Jessica Biel bathed in 20 pounds of Epsom salt ahead of the Met Gala. Why?

Jessica Biel on the red carpet at the Met Gala.
Jessica Biel’s 20-pound Epsom salt bath ahead of the Met Gala raised eyebrows. (Getty Images)

Ahead of attending the Met Gala on Monday night, Jessica Biel revealed a unique part of her red carpet prep: an Epsom salt bath. In a video taken on Sunday night and posted to TikTok, the actress — who wowed in a pink Tamara Ralph couture gown at the star-studded New York City event — filmed herself preparing to soak in a bathtub filled with a whopping 20 pounds of salt.

The video shows Biel counting out five bags of Dr. Teal’s Pure Epsom Salt Soaking Solution before emptying them all into her bathtub. “With water as hot as you can take it, [have a] 30-minute soak [the] night before,” she shared. “Drink tons of water then, and off to bed early. See you tomorrow, Met Ball.”

What is the salt supposed to do — and is that much really necessary? Here’s what to know about Epsom salt baths, and why there’s some controversy surrounding them.

Epsom salt is also known as magnesium sulfate or bath salt and contains magnesium, which is associated with a number of health benefits, including improved sleep and decreased levels of inflammation. Bathing in Epsom salt is said to reduce muscle pain and inflammation, as well as promote relaxation and soften skin. Some doctors have also recommended it as an easy, natural remedy to address daily aches and pains.

“[An] Epsom salt bath is well known to help soothe achy muscles and help you relax,” Dr. Laura Purdy, a family medicine physician and medical director of Swell Medical, tells Yahoo Life. “Another believed benefit of Epsom salt baths is magnesium absorption in the skin. Magnesium is an important mineral that supports overall health — specifically brain and heart health, sleep quality and muscle relaxation, and when looking specifically [at] your diet, it can help lower blood sugar levels.”

The scientific evidence to support these largely anecdotal claims, however, is lacking. There are no definitive studies showing that magnesium can be absorbed through the skin (via a soak) in amounts sufficient to provide the benefits seen after ingesting it through food or oral supplements.

Some claim that soaking in Epsom salt can help with weight loss. However, Purdy says that any perceived change in the body’s appearance or weight after a soak in Epsom salt would have less to do with the magnesium components and more to do with the dehydrating effect of the salt and warm water combined.

“Epsom salt baths are known to reduce swelling and remove toxins from the body. These factors may impact weight management,” she says. “There is no known evidence that Epsom salt baths are effective for losing weight, but taking a hot bath can cause you to sweat and ultimately burn calories. So there could be a correlation of weight loss due to sweating, which would reduce water weight.”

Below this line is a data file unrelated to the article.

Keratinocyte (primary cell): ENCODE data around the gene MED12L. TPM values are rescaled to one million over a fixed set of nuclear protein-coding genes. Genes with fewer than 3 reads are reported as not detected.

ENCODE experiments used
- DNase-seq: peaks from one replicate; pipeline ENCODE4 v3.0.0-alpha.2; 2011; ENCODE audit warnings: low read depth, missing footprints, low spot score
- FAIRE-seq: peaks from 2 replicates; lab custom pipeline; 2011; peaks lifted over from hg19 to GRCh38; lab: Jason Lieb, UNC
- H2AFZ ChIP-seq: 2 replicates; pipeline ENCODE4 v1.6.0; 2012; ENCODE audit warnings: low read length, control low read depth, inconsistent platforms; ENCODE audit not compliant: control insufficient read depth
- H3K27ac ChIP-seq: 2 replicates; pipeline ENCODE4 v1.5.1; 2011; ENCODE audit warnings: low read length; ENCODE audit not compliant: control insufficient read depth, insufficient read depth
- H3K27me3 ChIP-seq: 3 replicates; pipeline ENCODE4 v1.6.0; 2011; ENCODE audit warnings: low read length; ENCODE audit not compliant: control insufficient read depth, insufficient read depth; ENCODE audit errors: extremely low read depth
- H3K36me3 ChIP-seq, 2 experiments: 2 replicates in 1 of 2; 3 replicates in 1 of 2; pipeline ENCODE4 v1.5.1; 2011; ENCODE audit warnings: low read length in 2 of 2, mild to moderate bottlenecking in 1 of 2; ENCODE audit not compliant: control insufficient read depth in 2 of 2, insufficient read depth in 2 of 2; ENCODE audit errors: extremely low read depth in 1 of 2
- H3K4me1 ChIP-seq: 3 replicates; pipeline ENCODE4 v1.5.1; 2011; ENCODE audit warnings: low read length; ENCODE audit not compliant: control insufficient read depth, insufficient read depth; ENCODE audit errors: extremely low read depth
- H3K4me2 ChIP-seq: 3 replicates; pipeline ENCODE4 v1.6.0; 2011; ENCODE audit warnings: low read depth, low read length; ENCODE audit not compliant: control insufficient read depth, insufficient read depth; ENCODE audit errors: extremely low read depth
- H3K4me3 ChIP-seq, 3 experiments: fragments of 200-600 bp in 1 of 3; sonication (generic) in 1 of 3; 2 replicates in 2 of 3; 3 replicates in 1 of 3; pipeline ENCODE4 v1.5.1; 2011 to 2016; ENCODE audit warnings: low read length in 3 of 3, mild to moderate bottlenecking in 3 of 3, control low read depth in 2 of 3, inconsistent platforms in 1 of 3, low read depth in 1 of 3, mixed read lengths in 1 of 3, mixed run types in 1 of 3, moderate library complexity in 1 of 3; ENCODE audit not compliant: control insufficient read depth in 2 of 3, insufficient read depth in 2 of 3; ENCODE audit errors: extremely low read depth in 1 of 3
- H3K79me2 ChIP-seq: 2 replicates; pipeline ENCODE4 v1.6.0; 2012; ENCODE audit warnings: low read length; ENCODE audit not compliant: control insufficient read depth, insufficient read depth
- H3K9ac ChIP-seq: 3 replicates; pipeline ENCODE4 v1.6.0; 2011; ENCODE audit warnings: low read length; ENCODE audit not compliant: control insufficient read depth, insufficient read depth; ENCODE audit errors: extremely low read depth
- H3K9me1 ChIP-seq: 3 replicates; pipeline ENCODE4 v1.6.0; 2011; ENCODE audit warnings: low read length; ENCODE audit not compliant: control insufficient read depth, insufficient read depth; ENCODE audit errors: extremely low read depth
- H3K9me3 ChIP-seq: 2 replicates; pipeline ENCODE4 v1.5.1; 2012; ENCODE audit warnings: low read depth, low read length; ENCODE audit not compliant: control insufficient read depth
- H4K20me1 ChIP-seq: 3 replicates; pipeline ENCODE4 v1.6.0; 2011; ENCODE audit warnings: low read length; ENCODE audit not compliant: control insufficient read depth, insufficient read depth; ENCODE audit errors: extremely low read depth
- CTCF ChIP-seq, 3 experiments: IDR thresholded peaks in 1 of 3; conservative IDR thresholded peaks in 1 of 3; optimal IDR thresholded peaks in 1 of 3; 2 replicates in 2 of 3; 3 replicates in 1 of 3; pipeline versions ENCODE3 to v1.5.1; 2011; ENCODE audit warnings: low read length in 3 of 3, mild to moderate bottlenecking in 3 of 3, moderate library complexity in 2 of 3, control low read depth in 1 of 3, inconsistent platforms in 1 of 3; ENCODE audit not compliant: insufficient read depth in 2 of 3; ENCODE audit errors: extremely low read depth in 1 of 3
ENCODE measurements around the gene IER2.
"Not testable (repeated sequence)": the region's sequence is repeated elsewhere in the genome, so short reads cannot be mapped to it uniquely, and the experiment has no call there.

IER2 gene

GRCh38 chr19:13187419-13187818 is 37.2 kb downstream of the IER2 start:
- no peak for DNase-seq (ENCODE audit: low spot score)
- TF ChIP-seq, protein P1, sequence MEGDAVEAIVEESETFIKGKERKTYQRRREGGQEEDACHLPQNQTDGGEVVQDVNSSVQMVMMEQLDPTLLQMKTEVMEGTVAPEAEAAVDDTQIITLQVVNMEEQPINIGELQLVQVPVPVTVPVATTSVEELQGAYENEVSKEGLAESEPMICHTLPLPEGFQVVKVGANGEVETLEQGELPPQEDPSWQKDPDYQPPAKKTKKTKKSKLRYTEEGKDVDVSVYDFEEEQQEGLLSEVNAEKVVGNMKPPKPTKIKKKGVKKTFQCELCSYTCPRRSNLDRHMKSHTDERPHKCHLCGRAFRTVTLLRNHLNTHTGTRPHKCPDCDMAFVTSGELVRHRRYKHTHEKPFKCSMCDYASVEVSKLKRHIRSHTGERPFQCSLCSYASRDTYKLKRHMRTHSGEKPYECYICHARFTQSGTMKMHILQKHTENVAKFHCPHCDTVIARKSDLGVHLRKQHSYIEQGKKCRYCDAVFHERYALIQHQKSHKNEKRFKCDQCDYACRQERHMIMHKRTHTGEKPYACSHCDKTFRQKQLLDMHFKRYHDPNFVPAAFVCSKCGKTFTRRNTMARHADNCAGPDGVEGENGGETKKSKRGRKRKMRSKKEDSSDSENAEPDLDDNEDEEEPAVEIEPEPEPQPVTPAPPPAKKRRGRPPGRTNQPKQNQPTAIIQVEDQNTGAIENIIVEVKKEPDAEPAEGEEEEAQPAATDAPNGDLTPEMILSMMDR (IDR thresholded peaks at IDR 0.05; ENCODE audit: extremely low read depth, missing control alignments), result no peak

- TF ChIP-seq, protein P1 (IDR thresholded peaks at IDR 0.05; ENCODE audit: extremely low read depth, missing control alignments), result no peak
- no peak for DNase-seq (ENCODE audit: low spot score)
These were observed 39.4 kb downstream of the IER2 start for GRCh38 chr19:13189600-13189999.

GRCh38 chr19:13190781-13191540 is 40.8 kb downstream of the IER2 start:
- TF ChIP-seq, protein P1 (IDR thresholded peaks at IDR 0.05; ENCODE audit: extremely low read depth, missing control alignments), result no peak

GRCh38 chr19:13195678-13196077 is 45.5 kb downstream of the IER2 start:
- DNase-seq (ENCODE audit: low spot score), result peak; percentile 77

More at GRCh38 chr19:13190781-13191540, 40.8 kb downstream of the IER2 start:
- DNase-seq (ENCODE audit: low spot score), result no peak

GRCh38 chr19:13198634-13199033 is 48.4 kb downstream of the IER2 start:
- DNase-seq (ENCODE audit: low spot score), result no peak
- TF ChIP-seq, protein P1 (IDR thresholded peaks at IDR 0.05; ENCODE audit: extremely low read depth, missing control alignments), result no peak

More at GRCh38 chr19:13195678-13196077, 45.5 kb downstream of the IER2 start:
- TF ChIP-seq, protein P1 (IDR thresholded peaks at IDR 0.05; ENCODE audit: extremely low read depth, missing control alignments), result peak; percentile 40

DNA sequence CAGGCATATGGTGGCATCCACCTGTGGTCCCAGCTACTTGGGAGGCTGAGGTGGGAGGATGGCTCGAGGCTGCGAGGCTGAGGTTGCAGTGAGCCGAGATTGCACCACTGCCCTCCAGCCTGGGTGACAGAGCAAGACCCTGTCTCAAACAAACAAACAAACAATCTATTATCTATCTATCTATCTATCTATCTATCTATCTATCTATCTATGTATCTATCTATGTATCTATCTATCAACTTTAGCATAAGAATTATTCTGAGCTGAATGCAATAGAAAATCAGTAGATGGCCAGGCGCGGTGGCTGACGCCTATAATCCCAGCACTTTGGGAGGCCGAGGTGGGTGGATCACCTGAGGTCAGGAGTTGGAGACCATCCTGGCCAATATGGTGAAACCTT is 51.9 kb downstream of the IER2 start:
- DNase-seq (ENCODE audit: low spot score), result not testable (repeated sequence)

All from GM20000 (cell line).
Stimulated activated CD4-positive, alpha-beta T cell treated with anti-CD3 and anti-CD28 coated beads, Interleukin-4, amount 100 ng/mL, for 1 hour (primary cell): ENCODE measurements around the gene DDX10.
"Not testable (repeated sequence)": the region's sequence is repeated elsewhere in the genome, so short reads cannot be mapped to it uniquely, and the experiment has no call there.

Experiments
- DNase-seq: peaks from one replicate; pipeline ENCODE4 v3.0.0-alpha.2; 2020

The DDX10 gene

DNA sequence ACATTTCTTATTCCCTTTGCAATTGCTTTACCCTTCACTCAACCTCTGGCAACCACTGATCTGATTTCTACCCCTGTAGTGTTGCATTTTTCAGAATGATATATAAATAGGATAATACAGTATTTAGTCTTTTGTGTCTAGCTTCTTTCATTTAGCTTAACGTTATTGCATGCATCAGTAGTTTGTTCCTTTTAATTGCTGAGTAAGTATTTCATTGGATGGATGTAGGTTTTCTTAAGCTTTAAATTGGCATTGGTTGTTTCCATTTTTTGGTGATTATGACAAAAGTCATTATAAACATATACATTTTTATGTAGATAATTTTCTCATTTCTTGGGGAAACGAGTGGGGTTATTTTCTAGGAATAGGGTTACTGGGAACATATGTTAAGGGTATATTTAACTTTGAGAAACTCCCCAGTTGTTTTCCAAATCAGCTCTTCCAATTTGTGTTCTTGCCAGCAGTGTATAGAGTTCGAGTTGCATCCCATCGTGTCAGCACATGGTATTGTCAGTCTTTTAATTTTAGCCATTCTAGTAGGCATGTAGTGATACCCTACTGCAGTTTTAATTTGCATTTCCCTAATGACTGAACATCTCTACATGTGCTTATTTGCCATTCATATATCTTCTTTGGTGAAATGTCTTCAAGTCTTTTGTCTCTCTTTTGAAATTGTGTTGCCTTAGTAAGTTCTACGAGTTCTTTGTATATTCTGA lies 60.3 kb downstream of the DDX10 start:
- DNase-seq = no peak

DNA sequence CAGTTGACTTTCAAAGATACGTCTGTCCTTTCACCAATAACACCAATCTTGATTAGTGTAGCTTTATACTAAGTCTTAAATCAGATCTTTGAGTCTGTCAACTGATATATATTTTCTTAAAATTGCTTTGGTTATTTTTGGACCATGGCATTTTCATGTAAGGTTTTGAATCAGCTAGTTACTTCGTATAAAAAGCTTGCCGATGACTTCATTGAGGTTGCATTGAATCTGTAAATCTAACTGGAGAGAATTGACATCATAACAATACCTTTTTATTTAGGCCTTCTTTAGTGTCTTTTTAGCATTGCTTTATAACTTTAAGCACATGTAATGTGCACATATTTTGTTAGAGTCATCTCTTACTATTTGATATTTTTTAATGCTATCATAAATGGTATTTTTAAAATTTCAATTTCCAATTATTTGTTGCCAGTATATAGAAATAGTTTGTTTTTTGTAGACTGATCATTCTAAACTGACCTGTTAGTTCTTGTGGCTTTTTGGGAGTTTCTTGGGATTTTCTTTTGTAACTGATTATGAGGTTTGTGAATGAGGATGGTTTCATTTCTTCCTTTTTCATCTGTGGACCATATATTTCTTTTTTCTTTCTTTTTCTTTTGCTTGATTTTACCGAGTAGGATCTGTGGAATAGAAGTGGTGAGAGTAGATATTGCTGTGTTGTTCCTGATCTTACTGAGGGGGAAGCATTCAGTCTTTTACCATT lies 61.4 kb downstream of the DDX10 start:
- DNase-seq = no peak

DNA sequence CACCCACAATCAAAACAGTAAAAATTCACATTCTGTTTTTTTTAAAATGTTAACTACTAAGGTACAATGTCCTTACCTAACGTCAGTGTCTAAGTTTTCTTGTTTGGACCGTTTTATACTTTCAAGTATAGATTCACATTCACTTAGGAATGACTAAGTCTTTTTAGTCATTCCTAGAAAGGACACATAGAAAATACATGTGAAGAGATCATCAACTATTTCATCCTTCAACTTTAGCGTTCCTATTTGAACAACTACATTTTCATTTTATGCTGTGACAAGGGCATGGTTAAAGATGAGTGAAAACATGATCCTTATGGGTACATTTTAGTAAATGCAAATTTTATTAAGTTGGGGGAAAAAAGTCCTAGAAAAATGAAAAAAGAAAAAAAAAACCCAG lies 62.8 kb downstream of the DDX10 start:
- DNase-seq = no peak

Biel, for instance, said she made the bathwater as hot as she could handle, which Purdy says would lead to sweating and dehydration. It’s worth noting that the 20 pounds of Epsom salt that the actress used is significantly higher than the 2 cups recommended by the Mayo Clinic and Dr. Teal’s.

“For a standard-sized bathtub, the desired therapeutic effects are achieved by combining approximately 2 cups of Epsom salt with warm bathwater,” dermatologist Dr. T.N. Rekha Singh tells Yahoo Life. “Overuse or excessively concentrated solutions, however, can lead to dehydration, salt imbalance or magnesium overdose.”

When used in a bath for soaking purposes, Purdy says, Epsom salt is generally considered safe. However, “there may be some skin reactions if you have sensitive skin, like a rash or itchy skin,” she says.

“Individuals with kidney problems or severe skin conditions should consult a health care provider before using Epsom salt baths,” adds Singh.

Biel didn’t share why her Met Gala prep involved an Epsom bath soak, but the implication — as suggested by People’s Instagram post — that it allowed her to “slip into” her gown has been called “so unhealthy and toxic” by some social media users. Other commenters shared their own experiences taking Epsom salt baths, from taking them to slim down before a wrestling competition to regarding them as a “known hack” for models and bodybuilders.

Emily Van Eck, a registered dietitian who specializes in body image and eating disorders, tells Yahoo Life that it’s important that people don’t take Biel’s routine as guidance.

“This can definitely cause harm,” she says. “The more you try behaviors like this that perpetuate trying to be as thin as possible, the more at risk you are for developing an eating disorder.”

“Any fast fads for dropping pounds that start to circle the internet can impact someone’s mental health if they are personally experiencing body image issues,” says Purdy. “Oftentimes these fads are not sustainable and are considered quick fixes based on how someone wants to look short-term and not considering their overall long-term health.”